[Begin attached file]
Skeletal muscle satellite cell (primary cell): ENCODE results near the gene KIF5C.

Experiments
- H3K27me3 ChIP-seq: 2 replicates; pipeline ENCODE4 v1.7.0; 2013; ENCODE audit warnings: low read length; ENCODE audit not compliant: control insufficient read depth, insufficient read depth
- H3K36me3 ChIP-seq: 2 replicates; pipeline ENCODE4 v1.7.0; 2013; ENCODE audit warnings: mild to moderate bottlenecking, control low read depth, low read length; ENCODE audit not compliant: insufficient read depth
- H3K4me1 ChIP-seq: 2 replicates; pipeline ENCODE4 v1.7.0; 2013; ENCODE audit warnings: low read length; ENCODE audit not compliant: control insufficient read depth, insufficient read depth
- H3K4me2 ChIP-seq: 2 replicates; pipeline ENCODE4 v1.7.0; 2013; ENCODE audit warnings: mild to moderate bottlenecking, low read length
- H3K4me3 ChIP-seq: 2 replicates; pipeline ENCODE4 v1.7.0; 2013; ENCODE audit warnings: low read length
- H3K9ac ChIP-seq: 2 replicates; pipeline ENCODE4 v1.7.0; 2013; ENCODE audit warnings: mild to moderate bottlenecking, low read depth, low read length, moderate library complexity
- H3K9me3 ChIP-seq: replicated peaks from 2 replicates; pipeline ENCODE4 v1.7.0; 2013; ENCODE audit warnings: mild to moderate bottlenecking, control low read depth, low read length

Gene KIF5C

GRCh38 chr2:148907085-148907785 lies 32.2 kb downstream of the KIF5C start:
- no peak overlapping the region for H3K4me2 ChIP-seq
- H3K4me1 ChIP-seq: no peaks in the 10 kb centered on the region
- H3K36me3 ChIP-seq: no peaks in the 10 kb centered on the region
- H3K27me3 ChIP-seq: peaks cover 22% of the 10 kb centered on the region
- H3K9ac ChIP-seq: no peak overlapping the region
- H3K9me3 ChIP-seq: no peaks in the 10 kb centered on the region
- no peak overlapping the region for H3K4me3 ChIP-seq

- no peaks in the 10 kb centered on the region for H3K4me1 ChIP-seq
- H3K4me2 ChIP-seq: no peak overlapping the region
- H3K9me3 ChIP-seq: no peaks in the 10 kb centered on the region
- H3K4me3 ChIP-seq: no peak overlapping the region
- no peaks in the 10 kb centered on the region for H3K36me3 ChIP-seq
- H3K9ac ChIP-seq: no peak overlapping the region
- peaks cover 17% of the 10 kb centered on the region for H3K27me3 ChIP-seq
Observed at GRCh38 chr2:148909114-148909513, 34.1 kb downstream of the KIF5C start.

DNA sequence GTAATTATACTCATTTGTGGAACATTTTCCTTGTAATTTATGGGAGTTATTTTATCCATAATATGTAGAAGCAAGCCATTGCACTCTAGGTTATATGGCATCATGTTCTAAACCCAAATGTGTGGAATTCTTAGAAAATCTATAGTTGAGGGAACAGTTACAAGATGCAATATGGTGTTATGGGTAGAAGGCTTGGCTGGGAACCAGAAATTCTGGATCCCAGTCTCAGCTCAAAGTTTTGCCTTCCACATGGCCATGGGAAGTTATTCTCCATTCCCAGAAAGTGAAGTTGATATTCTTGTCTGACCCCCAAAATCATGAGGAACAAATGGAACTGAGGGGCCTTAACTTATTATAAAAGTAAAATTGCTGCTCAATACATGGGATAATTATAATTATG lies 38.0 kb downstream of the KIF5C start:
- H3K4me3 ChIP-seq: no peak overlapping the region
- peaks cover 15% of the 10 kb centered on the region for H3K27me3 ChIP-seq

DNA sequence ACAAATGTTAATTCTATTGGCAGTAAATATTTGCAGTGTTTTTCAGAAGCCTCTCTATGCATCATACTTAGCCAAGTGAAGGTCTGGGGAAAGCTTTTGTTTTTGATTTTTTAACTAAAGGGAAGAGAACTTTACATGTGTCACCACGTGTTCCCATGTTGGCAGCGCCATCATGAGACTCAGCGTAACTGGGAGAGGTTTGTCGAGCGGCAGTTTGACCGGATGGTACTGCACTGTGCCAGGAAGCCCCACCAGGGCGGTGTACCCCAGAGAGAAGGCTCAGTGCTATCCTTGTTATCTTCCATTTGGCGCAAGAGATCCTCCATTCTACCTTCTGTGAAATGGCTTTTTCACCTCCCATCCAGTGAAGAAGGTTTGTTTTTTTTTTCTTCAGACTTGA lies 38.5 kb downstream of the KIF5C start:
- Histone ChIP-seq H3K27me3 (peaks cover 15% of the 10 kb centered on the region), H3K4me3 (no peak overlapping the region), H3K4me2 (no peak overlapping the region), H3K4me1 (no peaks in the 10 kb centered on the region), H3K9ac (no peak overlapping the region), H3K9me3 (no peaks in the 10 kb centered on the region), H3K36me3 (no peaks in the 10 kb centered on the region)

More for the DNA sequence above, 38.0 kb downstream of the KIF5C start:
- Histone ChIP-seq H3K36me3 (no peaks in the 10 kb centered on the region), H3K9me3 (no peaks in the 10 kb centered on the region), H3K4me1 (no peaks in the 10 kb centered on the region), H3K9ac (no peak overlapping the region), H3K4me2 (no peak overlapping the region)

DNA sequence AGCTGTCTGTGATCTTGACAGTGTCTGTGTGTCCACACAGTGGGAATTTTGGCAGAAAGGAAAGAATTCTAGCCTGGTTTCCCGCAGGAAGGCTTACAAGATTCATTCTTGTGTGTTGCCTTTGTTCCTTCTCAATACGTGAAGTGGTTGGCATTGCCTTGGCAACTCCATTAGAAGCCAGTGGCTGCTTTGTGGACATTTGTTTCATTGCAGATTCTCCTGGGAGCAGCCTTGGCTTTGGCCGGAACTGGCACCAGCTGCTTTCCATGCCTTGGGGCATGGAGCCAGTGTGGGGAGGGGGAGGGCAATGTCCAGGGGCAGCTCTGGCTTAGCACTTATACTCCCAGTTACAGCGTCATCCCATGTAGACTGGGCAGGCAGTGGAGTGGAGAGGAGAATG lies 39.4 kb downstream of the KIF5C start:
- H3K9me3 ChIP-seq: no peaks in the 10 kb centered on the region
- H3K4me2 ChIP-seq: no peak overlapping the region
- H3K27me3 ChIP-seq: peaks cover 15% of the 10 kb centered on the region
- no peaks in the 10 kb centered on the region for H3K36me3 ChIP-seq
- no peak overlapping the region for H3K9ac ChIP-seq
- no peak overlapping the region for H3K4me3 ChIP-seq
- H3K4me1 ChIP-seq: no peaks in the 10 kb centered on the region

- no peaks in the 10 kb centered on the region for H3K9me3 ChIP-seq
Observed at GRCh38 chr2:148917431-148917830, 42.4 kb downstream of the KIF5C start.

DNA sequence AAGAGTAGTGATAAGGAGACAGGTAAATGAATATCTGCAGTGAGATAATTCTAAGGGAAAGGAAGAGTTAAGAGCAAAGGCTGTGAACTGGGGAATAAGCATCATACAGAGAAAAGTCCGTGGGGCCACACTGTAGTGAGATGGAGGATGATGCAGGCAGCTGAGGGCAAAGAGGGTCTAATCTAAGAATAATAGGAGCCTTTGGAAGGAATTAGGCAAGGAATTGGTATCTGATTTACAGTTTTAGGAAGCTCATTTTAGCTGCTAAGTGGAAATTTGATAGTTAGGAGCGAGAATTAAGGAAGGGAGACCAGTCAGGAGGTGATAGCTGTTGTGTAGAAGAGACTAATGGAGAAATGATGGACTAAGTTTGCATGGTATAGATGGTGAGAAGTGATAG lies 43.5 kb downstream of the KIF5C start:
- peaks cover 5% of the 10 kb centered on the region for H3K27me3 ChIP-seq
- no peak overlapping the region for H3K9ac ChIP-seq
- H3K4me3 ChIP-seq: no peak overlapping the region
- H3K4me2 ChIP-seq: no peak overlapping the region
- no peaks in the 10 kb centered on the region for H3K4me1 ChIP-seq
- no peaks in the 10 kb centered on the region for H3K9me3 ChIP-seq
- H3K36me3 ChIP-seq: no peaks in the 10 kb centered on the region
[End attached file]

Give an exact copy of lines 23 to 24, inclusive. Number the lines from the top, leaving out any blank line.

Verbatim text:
- no peaks in the 10 kb centered on the region for H3K36me3 ChIP-seq
- H3K9ac ChIP-seq: no peak overlapping the region